According to Greenpeace’s research, residents of the towns of Mundemba, Toko, and Nguti, as well as settlements in the surrounding area, are still waiting for the fulfillment of promises by Herakles. Locals said that the company offered jobs, small oil palm planation development, and other forms of economic assistance to the affected communities, which, in addition to being intended to garner support for the company’s plantation development, are required by Cameroonian law in some cases.
 
“It’s a tough situation,” Moas said. “They’ve suffered a lot. Many, many of them have not been paid for work that they had done prior to being laid off.”
 
What, if anything, the new management will do about these promises, as well as the persistent environmental concerns surrounding the project, remains a mystery, said Moas. “Greenpeace has written to them and tried to engage in dialogue, and that’s been met with silence.”
 
Cameroon’s director general of Planning and Regional Development, Oum Eloma Janvier, reportedly visited the site in late January and praised the new investors for their work to develop local communities, according to news site AllAfrica.com.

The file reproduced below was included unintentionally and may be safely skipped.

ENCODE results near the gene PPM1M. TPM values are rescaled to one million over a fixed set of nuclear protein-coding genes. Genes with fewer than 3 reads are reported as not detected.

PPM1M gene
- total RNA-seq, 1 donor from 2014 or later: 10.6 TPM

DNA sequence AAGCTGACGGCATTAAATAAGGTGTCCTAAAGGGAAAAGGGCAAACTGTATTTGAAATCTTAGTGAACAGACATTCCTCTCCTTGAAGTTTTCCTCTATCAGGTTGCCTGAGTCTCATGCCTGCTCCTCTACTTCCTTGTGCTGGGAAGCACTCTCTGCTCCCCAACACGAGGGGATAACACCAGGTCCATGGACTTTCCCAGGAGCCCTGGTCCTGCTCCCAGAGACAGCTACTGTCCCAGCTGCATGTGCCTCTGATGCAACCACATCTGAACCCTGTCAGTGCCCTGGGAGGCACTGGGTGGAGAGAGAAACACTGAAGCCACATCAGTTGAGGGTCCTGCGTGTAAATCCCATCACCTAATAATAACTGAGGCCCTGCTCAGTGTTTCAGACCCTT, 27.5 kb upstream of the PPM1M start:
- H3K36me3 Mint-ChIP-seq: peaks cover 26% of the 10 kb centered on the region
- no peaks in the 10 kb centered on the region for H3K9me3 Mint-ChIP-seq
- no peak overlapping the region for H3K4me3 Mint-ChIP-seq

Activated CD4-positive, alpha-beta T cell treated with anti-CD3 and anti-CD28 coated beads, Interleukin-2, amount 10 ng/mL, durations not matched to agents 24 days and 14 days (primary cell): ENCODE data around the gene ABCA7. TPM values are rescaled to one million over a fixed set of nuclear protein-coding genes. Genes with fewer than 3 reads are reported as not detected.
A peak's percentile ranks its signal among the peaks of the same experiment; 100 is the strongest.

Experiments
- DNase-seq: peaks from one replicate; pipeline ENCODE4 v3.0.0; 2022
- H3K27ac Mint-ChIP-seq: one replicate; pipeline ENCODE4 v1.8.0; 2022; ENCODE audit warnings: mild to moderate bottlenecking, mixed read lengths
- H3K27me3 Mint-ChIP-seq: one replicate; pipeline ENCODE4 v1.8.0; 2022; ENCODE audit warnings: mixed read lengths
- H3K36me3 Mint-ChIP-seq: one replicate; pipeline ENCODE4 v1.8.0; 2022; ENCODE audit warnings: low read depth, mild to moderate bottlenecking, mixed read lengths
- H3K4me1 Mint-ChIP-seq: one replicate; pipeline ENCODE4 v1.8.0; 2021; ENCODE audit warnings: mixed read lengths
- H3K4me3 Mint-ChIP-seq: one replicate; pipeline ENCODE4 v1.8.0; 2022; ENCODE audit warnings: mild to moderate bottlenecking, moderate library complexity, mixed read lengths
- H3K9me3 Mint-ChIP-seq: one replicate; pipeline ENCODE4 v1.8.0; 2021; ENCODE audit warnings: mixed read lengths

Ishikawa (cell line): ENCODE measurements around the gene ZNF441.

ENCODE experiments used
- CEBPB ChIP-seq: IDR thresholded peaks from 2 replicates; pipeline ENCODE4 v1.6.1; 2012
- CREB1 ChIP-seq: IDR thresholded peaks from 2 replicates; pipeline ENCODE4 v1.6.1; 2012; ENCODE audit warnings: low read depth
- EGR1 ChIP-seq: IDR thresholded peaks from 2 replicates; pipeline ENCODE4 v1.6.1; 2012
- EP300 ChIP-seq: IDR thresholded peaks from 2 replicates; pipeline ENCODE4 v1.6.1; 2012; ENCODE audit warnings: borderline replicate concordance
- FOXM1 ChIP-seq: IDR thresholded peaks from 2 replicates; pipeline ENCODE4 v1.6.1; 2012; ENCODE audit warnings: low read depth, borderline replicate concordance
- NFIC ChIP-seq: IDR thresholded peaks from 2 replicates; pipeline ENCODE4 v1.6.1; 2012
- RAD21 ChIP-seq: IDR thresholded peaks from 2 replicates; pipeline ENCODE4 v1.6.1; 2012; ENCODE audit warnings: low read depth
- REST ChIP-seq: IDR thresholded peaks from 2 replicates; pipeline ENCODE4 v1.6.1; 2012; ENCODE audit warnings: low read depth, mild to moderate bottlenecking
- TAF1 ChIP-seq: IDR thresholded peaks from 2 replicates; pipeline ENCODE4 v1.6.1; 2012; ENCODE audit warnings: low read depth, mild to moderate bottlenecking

For its part, Greenpeace plans to release a report that presents its ongoing economic and environmental analysis of the situation sometime this summer. Mongabay made several attempts to contact people in Cameroon affiliated with the Herakles project, including contacting someone who lists himself as the company’s vice president of conservation, as well as a visit to the company’s now-shuttered office in Limbe, but received no response.
This area of Cameroon bordering Nigeria is home to a plethora of wildlife, including several endangered species like the drill ((Mandrillus leucophaeus). Photo by John C. Cannon.
 
Moas pointed out that the change in ownership doesn’t change the destructive potential of an oil palm planation in this location. Making that case to the Cameroonian government now is particularly important because the three-year temporary lease granted by the president in 2013 expires in November of this year. At that point, the government can decide whether a permanent lease should be granted, allowing further development of the plantation, or if it should not be renewed.
 
“We’ve always recognized that this was the wrong project in the wrong place,” she said. “It’s bad for community members. It’s bad for the environment and endangered species.
 
“The coalition – and Greenpeace in particular – was never against the Herakles Farms company,” she added. “It was always about this plantation.”
 
Watts was previously involved with an oil palm project in Ghana, in which the British company he worked for, Volta Red, took over an oil palm plantation that was also owned by Herakles Farms. But given the level of international outcry against this development, Moas said she is “surprised” that the new leaders are pushing development ahead in such a big way.
 
“We thought it was pretty clear that it was the wrong project in the wrong place, and it was just not a model that should go forward,” Moas said.
 
Article published by Morgan Erickson-Davis on 2016-05-06.
Original source: Mongabay